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Feeling exhausted? 10 reasons we might feel tired all the time

Juggling the demands of life with a busy caring schedule isn’t easy. With so much to do, feeling exhausted from time to time is nothing new.

However, if we’re feeling wiped out all the time this may require further investigation. Unresolved tiredness is a really common issue for many adults - with 13% of people existing in a state of constant exhaustion.

Illustration of a woman tired.

Although it’s high-energy, emotionally-draining work, it’s important that we don’t assume our caring role is the sole reason why we’re craving a midday coffee.

Instead, we might want to look into some of these less obvious reasons why we may be feeling more drained than usual. We’ve also shared some suggestions of what might help us feel a little better.

Some common causes of tiredness:

1. We’re low on iron

Without enough iron, our bodies can't produce good amounts of haemoglobin. This is the protein in red blood cells which carry oxygen.

This can cause iron deficiency anaemia which canleave us feeling tired and dizzy. Even if we’ve had lots of sleep. Around four million people in the UK are estimated to suffer from it. With women most at risk of a deficiency.

Try this…

  • A simple blood test can be carried out by a GP to detect anaemia. Typically, iron supplements are prescribed. The doctor may also encourage a diet of iron-rich foods. Such as leafy vegetables, or red meat, nuts and beans.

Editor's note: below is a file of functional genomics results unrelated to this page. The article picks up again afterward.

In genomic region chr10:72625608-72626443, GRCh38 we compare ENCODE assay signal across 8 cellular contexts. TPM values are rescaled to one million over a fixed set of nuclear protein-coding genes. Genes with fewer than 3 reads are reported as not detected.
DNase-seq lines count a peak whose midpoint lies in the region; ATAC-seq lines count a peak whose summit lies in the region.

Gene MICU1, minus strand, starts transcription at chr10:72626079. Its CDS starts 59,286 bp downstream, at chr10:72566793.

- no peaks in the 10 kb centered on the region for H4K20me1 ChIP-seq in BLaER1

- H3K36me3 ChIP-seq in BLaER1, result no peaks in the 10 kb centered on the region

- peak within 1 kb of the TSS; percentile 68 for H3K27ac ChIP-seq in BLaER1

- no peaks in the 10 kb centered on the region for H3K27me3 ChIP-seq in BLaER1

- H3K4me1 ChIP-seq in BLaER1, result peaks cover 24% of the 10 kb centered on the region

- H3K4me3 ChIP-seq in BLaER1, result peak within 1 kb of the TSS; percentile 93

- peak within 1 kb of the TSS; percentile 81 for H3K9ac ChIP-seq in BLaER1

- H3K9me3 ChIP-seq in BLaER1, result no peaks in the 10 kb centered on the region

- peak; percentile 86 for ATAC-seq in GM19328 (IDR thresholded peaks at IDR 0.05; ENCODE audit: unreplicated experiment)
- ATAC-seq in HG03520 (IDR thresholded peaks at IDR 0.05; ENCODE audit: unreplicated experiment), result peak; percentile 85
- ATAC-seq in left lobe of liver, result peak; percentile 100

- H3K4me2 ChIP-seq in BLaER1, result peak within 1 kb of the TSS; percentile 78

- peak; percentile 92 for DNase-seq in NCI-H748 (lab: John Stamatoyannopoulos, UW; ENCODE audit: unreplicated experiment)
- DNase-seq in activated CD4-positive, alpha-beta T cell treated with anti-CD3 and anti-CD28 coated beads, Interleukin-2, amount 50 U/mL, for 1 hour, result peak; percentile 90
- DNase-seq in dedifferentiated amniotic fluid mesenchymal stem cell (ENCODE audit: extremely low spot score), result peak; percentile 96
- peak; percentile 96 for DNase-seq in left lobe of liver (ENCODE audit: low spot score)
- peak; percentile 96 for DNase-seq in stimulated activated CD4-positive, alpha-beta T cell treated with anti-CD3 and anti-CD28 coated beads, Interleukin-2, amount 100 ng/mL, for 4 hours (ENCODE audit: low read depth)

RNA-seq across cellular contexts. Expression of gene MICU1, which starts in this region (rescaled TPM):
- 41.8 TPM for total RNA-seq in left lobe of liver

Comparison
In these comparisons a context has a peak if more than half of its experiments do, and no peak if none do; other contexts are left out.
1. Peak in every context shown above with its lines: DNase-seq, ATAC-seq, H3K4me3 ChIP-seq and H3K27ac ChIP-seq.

• We could try an at-home finger-prick blood test like Thriva (from £50, This is a good way to spot nutrient deficiencies ourselves. The test works by collecting a small blood sample at home. Then posted to a laboratory for analysis. The results are uploaded to an accompanying app. 48 hours later, a qualified GP follows up with healthcare advice.

Normally, we hope to get all the nutrients we need from food. This isn’t always possible when we’re on-the-go carers. This is why it can be helpful to take a good quality multivitamin as a daily insurance policy. Always check with your GP before introducing something new, as some multivitamins can counteract other medication we may be taking already.

“I have Iron deficiency anaemia. I have low ferritin levels so I need blood tests every three months, ferrous fumarate and vitamin D. Every now and then, I have to have folate too. I can tell when it's getting bad as I nod off as soon as I sit down.”

2. We’re deficient in Vitamin D

Vitamin D helps us maintain a high energy level. It also regulates our mood, keeps our bones healthy and prevents us from getting sick in the winter.

The best source of Vitamin D is sunlight. The sun’s rays enable us to produce it in our bodies. During the winter, when the days are darker, we often struggle to manufacture enough of it. In fact, approximately 20% of the population in the UK have a vitamin D deficiency, with 60% of the population considered as having insufficient.

Try this…

  • Think about taking a supplement. The NHS urges that everyone should supplement vitamin D during the autumn and winter months. These are the months when there’s less sunlight in the UK. It usually takes around three to six weeks to feel a difference.

  • Some supermarket foods like dairy products and cereals are fortified in vitamin D too.

  • A GP can also diagnose any vitamin deficiencies with a simple blood test and give us advice on treatment.

“I found out I have an underactive thyroid. I had untraceable vitamin D levels too. It’s worth getting your blood checked.”